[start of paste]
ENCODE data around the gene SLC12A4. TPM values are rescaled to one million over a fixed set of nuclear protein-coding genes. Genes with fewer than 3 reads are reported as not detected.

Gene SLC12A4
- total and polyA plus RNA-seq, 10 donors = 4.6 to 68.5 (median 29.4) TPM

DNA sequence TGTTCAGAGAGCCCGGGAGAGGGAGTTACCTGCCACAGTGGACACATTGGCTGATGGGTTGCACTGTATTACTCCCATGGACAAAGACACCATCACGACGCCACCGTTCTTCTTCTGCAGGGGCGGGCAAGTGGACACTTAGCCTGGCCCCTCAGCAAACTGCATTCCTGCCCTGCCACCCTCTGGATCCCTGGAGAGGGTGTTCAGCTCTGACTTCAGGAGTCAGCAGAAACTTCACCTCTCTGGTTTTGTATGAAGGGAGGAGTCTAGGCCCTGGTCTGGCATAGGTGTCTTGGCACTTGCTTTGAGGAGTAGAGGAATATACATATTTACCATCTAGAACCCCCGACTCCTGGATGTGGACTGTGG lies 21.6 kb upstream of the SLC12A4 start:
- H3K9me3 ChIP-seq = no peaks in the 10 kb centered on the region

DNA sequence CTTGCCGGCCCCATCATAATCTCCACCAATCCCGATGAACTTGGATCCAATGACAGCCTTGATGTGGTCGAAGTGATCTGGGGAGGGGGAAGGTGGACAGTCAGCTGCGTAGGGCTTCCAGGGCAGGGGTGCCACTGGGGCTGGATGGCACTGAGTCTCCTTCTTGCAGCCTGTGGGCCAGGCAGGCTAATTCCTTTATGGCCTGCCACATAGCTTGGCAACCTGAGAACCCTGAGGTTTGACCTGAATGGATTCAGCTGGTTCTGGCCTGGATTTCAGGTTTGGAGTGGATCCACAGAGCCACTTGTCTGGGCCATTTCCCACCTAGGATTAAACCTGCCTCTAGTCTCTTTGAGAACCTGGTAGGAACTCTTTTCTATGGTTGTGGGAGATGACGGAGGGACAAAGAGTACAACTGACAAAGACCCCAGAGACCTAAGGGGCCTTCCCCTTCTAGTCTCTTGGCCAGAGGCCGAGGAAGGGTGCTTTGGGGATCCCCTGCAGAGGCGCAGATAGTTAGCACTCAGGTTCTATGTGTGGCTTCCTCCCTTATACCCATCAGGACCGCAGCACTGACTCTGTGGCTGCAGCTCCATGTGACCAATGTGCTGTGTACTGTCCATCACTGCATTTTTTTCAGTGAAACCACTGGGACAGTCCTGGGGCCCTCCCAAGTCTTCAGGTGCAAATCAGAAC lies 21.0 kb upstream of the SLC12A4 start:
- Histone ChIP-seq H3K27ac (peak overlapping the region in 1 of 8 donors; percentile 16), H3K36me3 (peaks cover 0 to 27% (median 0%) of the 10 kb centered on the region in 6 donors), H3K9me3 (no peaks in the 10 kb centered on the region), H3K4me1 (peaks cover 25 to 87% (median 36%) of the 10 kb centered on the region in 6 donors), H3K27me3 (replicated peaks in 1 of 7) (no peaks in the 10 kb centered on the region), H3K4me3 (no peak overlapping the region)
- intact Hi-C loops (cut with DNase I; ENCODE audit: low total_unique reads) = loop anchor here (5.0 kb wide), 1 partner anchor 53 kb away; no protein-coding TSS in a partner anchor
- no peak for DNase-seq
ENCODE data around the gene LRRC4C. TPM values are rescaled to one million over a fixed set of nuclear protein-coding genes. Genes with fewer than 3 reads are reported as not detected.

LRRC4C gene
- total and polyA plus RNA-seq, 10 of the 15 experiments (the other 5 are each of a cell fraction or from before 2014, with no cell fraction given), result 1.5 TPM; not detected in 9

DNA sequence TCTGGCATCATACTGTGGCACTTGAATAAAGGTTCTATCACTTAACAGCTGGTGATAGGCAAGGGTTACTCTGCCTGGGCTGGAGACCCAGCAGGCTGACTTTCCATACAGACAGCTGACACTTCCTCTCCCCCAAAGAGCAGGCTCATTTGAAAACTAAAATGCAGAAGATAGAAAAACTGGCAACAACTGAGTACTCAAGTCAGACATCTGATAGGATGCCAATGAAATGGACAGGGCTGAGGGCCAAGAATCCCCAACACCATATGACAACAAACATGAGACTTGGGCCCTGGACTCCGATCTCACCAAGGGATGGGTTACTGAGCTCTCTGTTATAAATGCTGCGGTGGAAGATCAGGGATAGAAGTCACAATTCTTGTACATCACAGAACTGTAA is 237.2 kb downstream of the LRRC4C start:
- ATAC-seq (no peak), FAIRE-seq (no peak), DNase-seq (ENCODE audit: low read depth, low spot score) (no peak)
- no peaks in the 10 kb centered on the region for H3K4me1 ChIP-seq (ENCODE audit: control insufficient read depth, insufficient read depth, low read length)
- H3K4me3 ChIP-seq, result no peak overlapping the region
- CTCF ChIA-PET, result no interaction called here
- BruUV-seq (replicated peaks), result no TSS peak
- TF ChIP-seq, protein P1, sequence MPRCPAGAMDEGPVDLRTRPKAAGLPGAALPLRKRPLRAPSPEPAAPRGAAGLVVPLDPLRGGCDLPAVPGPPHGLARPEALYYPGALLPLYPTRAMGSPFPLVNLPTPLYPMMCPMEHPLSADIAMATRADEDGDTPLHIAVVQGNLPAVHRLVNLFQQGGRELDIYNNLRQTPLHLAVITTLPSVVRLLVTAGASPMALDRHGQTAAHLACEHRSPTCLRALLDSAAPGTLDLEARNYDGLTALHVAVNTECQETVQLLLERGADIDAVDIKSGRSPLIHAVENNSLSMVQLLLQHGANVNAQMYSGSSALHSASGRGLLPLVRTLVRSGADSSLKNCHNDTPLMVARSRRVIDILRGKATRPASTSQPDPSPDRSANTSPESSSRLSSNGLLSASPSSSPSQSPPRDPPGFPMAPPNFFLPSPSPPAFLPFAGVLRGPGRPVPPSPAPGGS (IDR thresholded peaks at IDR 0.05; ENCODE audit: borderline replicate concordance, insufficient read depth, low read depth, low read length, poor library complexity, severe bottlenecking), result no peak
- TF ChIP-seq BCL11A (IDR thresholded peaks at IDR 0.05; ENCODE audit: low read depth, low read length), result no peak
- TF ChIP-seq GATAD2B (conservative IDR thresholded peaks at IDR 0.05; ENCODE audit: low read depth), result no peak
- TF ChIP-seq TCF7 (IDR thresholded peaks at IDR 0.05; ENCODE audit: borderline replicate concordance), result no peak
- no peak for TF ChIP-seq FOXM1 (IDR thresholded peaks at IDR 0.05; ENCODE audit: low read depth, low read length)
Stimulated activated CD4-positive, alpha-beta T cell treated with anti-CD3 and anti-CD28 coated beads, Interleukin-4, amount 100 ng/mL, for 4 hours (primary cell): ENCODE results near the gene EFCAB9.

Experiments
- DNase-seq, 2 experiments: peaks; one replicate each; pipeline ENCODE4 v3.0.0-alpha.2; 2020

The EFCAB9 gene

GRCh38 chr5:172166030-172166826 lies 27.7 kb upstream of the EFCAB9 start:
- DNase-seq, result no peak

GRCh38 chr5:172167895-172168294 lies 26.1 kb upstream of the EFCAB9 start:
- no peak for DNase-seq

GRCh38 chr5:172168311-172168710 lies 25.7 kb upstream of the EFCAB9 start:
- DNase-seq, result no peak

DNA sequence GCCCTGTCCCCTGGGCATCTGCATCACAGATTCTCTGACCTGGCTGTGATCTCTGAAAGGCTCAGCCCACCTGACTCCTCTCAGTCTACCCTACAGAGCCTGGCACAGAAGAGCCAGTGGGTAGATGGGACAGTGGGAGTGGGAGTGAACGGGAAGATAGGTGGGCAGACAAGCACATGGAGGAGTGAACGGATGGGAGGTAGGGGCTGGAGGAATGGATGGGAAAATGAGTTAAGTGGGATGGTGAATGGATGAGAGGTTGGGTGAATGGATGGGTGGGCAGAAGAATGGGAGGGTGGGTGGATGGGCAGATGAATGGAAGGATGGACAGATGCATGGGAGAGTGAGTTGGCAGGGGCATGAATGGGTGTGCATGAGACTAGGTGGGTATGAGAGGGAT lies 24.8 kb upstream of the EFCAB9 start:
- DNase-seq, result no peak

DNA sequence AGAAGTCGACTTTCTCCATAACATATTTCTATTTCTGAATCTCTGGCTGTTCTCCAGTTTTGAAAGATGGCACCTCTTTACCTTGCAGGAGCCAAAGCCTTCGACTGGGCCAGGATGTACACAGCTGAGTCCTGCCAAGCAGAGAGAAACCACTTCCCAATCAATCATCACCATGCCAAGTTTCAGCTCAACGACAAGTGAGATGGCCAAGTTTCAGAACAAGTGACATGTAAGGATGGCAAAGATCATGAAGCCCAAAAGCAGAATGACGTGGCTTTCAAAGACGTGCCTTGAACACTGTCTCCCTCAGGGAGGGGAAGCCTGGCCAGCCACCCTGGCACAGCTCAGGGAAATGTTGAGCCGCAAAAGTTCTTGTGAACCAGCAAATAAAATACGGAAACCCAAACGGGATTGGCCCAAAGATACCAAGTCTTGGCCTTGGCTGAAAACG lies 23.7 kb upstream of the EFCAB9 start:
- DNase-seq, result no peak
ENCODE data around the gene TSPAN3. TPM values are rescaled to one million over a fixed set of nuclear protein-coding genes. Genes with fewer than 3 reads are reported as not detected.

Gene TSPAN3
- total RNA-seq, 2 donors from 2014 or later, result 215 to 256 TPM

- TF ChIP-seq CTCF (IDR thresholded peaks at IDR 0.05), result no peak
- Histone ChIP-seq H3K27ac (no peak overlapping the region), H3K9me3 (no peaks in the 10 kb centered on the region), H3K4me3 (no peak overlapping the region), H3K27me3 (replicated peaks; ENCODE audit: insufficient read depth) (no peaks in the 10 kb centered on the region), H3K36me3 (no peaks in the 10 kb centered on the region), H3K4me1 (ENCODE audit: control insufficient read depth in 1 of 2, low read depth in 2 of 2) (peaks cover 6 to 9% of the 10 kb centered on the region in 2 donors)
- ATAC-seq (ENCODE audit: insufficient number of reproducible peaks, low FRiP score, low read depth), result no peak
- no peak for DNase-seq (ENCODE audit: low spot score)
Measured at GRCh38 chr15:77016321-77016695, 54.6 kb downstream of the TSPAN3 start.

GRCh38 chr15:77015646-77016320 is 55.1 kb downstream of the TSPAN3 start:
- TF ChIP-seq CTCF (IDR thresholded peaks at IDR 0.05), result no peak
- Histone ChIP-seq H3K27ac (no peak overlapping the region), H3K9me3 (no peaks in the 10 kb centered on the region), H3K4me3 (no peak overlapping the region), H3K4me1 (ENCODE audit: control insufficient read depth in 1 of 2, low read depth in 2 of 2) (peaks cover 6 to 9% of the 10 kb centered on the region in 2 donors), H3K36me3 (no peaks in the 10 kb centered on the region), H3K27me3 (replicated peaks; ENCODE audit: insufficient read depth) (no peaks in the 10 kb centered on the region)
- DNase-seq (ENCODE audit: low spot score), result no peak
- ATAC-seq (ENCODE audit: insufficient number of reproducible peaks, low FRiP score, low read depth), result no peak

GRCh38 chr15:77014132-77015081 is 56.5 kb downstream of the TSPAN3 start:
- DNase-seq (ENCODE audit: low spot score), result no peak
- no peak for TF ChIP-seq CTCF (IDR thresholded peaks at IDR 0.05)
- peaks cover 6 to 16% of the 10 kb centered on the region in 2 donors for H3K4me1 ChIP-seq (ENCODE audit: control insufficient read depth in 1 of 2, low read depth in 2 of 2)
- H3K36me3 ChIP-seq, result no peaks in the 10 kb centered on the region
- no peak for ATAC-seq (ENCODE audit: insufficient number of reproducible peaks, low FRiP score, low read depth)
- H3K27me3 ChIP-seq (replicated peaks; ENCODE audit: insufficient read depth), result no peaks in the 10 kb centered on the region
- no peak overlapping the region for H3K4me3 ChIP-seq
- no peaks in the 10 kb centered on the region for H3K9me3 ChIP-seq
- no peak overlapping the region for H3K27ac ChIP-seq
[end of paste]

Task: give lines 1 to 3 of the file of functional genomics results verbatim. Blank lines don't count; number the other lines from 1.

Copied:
ENCODE data around the gene SLC12A4. TPM values are rescaled to one million over a fixed set of nuclear protein-coding genes. Genes with fewer than 3 reads are reported as not detected.

Gene SLC12A4
- total and polyA plus RNA-seq, 10 donors = 4.6 to 68.5 (median 29.4) TPM